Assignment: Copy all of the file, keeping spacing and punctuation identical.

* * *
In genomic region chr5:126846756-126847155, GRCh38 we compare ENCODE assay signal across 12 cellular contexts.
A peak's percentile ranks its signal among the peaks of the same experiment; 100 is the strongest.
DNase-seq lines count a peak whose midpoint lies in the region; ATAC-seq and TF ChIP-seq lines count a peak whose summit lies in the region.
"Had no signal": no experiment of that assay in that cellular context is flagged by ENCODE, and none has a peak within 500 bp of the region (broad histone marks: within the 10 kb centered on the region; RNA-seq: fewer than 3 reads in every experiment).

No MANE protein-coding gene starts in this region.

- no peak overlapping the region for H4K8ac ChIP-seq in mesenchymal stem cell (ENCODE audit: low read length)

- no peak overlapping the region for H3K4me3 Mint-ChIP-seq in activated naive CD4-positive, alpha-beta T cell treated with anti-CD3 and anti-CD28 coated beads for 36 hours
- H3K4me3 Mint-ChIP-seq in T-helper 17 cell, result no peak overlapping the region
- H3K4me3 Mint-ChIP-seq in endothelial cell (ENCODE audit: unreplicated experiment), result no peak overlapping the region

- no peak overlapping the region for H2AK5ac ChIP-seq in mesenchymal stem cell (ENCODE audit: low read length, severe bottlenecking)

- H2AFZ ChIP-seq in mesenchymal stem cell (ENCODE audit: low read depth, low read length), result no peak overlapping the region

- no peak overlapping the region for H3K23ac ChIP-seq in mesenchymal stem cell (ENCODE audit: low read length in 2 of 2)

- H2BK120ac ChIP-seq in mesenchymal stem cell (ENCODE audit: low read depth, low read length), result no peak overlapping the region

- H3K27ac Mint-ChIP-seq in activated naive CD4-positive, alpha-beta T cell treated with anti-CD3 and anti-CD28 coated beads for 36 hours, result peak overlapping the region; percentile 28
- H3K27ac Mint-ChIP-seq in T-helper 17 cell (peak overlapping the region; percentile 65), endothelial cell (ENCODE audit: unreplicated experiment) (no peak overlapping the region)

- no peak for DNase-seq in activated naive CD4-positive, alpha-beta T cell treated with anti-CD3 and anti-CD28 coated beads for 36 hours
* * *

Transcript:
In genomic region chr5:126846756-126847155, GRCh38 we compare ENCODE assay signal across 12 cellular contexts.
A peak's percentile ranks its signal among the peaks of the same experiment; 100 is the strongest.
DNase-seq lines count a peak whose midpoint lies in the region; ATAC-seq and TF ChIP-seq lines count a peak whose summit lies in the region.
"Had no signal": no experiment of that assay in that cellular context is flagged by ENCODE, and none has a peak within 500 bp of the region (broad histone marks: within the 10 kb centered on the region; RNA-seq: fewer than 3 reads in every experiment).

No MANE protein-coding gene starts in this region.

- no peak overlapping the region for H4K8ac ChIP-seq in mesenchymal stem cell (ENCODE audit: low read length)

- no peak overlapping the region for H3K4me3 Mint-ChIP-seq in activated naive CD4-positive, alpha-beta T cell treated with anti-CD3 and anti-CD28 coated beads for 36 hours
- H3K4me3 Mint-ChIP-seq in T-helper 17 cell, result no peak overlapping the region
- H3K4me3 Mint-ChIP-seq in endothelial cell (ENCODE audit: unreplicated experiment), result no peak overlapping the region

- no peak overlapping the region for H2AK5ac ChIP-seq in mesenchymal stem cell (ENCODE audit: low read length, severe bottlenecking)

- H2AFZ ChIP-seq in mesenchymal stem cell (ENCODE audit: low read depth, low read length), result no peak overlapping the region

- no peak overlapping the region for H3K23ac ChIP-seq in mesenchymal stem cell (ENCODE audit: low read length in 2 of 2)

- H2BK120ac ChIP-seq in mesenchymal stem cell (ENCODE audit: low read depth, low read length), result no peak overlapping the region

- H3K27ac Mint-ChIP-seq in activated naive CD4-positive, alpha-beta T cell treated with anti-CD3 and anti-CD28 coated beads for 36 hours, result peak overlapping the region; percentile 28
- H3K27ac Mint-ChIP-seq in T-helper 17 cell (peak overlapping the region; percentile 65), endothelial cell (ENCODE audit: unreplicated experiment) (no peak overlapping the region)

- no peak for DNase-seq in activated naive CD4-positive, alpha-beta T cell treated with anti-CD3 and anti-CD28 coated beads for 36 hours